A Makeover Too Far
Published in Dwell
The conspicuous consumption of Extreme Makeover: Home Edition
In September 2005, Jimmy and Gina Arena of Purdys, New York, lost a son to cancer. Seven months later, they lost a house.
The first event was a tragedy. The second, millions of TV viewers were told, was not. After demolishing the family’s 1,400-square-foot house, workers erected a 4,200-square-foot replacement for a segment of ABC’s Extreme Makeover: Home Edition.
When the program debuted in 2003, its focus was on helping needy families improve run-down houses. But by the third season, the show had become an exercise in glib destruction coupled with conspicuous consumption. First an entire house is dropped into a Dumpster; then building materials arrive in quantities so prodigious that the neighbors' yards are used as depots. The resulting houses overpower their surroundings, leaving the neighbors, if not literally in shadow, feeling like permanent extras in someone else’s movie.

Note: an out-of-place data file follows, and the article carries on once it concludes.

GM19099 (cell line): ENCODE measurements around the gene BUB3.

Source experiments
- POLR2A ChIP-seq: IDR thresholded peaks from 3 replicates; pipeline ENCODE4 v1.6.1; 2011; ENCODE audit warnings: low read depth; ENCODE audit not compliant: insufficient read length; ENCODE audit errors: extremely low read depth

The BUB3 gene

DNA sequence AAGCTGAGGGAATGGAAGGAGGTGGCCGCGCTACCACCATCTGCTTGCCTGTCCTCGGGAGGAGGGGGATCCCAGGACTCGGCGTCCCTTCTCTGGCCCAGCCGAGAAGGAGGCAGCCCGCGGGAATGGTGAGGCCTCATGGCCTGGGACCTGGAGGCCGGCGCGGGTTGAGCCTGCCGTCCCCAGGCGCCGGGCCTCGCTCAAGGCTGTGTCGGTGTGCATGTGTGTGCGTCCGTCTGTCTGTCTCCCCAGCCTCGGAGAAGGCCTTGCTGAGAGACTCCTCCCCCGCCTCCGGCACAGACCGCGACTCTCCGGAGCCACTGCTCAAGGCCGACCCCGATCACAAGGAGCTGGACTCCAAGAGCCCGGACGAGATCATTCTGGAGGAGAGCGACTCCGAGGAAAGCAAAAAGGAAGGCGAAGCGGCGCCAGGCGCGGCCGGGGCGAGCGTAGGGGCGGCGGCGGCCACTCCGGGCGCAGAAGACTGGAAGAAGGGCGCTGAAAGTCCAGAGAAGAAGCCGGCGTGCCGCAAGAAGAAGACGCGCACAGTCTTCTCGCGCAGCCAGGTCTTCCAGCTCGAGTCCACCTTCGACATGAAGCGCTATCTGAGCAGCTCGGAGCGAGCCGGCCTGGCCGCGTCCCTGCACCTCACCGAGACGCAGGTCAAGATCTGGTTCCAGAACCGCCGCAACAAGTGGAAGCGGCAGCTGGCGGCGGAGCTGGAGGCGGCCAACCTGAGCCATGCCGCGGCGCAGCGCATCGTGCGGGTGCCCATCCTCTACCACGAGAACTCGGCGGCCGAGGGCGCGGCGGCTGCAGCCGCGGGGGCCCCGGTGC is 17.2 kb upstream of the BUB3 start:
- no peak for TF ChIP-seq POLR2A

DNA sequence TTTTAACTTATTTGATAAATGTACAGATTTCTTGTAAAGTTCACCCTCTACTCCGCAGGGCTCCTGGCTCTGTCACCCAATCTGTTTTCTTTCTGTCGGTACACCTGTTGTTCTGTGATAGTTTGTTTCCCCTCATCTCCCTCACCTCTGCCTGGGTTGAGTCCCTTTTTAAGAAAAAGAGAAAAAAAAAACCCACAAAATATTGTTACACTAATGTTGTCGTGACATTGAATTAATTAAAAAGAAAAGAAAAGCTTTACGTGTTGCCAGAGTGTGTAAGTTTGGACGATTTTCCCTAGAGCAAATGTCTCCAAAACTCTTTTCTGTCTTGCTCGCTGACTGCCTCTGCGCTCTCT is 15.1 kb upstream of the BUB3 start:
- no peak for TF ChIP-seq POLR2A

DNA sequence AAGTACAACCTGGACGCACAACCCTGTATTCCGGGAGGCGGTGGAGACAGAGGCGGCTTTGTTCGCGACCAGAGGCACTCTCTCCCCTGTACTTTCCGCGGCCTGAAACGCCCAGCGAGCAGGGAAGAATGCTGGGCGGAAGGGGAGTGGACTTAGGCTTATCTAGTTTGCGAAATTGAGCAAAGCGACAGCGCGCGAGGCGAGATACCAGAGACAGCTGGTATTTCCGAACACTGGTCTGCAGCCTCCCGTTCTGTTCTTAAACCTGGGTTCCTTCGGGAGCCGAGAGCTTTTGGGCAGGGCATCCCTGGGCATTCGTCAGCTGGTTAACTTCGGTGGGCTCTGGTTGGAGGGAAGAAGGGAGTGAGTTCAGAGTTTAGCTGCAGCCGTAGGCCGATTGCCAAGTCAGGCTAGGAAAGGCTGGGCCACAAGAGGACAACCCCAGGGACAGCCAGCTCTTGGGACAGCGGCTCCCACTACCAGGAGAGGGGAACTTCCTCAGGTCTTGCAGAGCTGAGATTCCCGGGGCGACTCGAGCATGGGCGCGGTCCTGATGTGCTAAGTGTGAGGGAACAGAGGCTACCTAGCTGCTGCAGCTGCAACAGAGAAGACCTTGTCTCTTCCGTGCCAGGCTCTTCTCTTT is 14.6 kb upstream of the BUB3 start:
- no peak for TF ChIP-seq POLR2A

Inside the new house, large and overwrought interiors—every bedroom is a “destination”—discourage family interaction. Furniture and appliances fill even the oversized spaces to bursting.
The program’s host—the empathetic hunk Ty Pennington—does everything he can to reinforce the notion that the show is about helping the needy. But the time and money expended on one family could probably help 100 families make smaller yet equally necessary improvements. Of course, small improvements don’t make good TV—not in a country where the bulldozer is the new Band-Aid. Along with the desire to eradicate the old and start anew comes the fiction, promoted by the show’s sponsors, that all of it is free.
Driving around Purdys, it’s easy to spot the Arenas’ house. With its three stories and massive dormers, it bears no resemblance to the neighbors’ modest dwellings. And the building does nothing to conceal its awkward bulk. The front façade has at least three kinds of siding, boldly asserting that more is more.
The extreme approach extends to the landscaping. A stream that runs alongside the property is now hidden behind a pile of dense shrubbery. But 50 feet away there’s a new pond with live koi, giant metal butterfly sculptures, and a full complement of pumps and filters. It’s hardly what nature intended for Purdys.